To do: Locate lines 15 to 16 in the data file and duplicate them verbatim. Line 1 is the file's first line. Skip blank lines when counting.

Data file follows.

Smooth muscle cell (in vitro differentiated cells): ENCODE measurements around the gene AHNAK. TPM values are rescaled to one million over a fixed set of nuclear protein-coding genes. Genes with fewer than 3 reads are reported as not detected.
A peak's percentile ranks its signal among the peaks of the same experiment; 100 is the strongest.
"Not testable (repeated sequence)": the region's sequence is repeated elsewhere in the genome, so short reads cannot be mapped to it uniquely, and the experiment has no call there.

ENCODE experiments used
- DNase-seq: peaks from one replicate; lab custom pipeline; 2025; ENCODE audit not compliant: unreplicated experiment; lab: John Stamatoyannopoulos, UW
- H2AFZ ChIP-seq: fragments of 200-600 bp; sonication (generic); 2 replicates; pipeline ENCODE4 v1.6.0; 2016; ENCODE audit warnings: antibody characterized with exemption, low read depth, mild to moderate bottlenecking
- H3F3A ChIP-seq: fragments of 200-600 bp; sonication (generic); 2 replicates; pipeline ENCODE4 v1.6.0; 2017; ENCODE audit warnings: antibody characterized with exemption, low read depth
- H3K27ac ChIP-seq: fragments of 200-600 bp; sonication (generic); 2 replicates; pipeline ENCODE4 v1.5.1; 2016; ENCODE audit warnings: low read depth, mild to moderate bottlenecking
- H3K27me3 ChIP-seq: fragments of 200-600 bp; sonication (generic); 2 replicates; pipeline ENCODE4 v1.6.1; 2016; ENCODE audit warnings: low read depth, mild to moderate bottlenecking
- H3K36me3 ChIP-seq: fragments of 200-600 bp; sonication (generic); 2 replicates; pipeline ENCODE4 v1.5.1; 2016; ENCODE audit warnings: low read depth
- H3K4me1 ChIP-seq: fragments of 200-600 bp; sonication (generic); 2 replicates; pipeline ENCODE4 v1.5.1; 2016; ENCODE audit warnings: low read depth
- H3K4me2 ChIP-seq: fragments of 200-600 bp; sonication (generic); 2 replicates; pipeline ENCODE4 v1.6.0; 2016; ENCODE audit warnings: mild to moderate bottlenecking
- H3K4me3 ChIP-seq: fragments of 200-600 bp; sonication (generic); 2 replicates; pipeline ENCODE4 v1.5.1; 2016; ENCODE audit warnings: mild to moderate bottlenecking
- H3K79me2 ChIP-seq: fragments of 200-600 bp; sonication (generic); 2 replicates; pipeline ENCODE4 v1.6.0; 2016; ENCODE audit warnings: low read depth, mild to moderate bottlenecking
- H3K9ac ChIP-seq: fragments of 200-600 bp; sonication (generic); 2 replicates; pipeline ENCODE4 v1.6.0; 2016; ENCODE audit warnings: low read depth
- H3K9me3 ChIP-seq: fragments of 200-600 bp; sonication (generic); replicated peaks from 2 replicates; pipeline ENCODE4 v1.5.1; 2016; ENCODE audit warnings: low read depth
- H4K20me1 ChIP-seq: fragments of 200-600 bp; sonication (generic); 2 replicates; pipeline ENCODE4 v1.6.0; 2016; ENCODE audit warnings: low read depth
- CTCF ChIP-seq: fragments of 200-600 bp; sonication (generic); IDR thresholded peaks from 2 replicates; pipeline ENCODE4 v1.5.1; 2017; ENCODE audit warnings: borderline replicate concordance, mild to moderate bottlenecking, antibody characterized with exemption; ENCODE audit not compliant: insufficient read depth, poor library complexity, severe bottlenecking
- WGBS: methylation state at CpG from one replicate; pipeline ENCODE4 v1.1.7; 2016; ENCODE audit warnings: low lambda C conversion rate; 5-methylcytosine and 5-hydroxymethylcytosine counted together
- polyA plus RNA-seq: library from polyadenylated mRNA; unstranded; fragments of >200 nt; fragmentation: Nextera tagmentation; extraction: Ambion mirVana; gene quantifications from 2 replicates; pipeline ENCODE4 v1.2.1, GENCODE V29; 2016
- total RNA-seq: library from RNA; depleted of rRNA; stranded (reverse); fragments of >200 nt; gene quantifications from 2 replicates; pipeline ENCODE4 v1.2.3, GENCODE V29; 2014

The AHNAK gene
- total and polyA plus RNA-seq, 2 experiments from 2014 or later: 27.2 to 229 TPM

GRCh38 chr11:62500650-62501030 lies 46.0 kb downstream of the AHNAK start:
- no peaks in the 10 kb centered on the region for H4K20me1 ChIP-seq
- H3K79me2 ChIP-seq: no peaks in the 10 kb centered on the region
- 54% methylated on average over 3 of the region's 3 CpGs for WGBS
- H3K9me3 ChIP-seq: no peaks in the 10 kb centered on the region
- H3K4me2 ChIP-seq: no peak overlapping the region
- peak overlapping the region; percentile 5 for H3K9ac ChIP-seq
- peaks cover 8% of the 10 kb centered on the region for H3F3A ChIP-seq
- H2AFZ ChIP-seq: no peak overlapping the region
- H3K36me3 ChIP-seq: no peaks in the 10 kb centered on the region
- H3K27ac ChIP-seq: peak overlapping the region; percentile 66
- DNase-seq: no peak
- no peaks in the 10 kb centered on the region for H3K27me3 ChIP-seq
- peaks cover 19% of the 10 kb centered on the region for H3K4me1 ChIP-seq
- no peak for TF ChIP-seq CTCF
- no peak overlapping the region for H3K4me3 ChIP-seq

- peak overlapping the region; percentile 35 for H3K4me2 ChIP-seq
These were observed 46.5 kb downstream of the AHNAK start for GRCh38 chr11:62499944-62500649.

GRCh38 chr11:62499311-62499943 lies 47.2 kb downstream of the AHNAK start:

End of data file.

- H3K9ac ChIP-seq: fragments of 200-600 bp; sonication (generic); 2 replicates; pipeline ENCODE4 v1.6.0; 2016; ENCODE audit warnings: low read depth
- H3K9me3 ChIP-seq: fragments of 200-600 bp; sonication (generic); replicated peaks from 2 replicates; pipeline ENCODE4 v1.5.1; 2016; ENCODE audit warnings: low read depth